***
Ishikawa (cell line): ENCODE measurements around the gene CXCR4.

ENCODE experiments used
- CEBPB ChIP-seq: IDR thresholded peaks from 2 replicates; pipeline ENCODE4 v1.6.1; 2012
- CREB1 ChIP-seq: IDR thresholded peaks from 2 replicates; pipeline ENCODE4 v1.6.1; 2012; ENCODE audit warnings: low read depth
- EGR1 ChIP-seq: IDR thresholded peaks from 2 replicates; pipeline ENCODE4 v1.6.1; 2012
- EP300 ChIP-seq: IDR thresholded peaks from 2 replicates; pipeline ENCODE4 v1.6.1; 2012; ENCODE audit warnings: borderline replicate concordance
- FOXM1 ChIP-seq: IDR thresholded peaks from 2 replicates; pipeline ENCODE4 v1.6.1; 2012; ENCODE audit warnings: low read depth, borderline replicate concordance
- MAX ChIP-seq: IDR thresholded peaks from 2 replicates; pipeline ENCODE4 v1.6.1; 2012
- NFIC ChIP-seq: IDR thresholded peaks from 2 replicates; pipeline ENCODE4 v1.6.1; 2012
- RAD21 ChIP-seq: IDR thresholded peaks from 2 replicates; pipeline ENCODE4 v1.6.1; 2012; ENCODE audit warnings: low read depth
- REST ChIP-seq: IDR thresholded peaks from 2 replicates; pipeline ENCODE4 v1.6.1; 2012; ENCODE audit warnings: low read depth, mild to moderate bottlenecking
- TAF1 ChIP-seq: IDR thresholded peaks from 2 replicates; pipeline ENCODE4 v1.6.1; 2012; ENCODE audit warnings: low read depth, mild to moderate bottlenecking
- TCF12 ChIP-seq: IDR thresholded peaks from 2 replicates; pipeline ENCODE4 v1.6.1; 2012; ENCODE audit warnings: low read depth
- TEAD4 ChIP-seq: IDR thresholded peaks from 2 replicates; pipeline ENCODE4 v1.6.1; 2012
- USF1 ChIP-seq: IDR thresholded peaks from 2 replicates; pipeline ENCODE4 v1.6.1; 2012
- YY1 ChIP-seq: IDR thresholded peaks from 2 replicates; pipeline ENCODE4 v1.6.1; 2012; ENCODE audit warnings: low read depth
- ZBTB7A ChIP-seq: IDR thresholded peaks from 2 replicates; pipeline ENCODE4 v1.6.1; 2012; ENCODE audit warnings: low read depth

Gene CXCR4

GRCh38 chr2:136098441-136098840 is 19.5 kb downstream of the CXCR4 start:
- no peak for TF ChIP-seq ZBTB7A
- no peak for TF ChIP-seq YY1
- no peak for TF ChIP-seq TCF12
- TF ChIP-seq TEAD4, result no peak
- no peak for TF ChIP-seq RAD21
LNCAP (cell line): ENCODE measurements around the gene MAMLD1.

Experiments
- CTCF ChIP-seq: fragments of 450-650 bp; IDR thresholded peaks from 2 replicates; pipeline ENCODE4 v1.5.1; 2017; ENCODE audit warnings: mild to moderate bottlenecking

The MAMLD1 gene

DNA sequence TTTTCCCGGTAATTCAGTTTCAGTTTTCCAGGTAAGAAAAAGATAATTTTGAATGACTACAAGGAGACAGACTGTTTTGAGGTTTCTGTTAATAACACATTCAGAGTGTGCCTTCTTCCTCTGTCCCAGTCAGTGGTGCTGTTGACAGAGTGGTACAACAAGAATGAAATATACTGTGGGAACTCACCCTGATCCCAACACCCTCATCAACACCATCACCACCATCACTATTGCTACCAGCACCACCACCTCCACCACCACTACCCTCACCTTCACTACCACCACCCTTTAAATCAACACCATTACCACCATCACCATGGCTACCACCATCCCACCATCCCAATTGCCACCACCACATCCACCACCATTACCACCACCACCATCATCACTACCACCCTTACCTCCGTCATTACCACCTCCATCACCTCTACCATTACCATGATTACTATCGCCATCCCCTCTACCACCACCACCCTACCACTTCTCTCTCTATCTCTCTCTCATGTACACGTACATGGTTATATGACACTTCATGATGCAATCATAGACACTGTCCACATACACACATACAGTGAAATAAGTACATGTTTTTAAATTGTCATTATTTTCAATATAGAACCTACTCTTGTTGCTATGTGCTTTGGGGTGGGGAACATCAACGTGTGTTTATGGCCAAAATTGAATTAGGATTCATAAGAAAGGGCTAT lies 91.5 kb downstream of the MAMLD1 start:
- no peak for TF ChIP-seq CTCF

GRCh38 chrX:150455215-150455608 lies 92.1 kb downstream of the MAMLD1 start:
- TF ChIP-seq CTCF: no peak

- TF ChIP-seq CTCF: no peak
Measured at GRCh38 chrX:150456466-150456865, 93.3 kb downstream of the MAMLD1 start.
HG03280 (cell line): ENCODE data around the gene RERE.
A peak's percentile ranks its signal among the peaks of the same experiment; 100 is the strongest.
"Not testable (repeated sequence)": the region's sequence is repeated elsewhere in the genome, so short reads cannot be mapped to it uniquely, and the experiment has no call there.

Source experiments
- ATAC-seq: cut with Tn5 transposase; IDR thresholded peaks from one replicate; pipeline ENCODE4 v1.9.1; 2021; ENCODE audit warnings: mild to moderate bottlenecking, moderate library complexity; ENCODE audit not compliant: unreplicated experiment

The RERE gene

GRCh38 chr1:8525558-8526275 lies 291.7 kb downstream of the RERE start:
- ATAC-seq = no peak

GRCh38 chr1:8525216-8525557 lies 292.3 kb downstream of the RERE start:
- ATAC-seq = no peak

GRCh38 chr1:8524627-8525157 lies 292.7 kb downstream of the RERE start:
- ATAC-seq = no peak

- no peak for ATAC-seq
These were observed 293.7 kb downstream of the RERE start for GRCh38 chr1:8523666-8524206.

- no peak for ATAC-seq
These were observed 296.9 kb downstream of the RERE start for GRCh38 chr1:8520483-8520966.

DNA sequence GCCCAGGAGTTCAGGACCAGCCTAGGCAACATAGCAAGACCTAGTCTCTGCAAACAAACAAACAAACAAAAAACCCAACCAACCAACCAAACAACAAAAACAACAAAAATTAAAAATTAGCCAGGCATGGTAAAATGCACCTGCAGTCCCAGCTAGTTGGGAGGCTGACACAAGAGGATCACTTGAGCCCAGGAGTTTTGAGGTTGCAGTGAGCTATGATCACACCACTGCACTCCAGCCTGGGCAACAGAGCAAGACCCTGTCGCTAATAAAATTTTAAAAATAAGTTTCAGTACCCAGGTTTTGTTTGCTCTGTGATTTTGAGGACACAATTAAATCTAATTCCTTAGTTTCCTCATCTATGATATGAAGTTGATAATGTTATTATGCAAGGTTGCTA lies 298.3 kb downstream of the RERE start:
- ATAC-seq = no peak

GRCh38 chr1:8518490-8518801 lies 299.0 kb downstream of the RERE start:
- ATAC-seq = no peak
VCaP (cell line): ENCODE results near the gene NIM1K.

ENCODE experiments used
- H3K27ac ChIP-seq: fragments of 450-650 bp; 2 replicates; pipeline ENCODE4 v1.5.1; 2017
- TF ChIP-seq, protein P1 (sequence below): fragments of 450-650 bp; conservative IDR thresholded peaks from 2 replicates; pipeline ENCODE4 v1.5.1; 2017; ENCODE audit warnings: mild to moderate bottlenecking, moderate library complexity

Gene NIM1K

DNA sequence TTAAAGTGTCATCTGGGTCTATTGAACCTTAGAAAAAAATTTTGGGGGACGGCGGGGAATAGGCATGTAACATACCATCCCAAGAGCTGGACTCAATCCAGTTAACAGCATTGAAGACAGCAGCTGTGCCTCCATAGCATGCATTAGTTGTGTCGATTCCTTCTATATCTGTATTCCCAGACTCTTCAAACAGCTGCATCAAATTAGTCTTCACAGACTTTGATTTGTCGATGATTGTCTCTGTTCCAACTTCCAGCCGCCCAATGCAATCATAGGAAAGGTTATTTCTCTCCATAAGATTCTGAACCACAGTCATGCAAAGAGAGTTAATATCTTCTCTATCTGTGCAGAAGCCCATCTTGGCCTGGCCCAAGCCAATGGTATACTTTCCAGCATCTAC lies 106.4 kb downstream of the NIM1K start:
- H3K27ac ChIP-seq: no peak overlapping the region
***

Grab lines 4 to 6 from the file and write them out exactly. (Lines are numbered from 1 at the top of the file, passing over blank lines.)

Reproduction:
- CREB1 ChIP-seq: IDR thresholded peaks from 2 replicates; pipeline ENCODE4 v1.6.1; 2012; ENCODE audit warnings: low read depth
- EGR1 ChIP-seq: IDR thresholded peaks from 2 replicates; pipeline ENCODE4 v1.6.1; 2012
- EP300 ChIP-seq: IDR thresholded peaks from 2 replicates; pipeline ENCODE4 v1.6.1; 2012; ENCODE audit warnings: borderline replicate concordance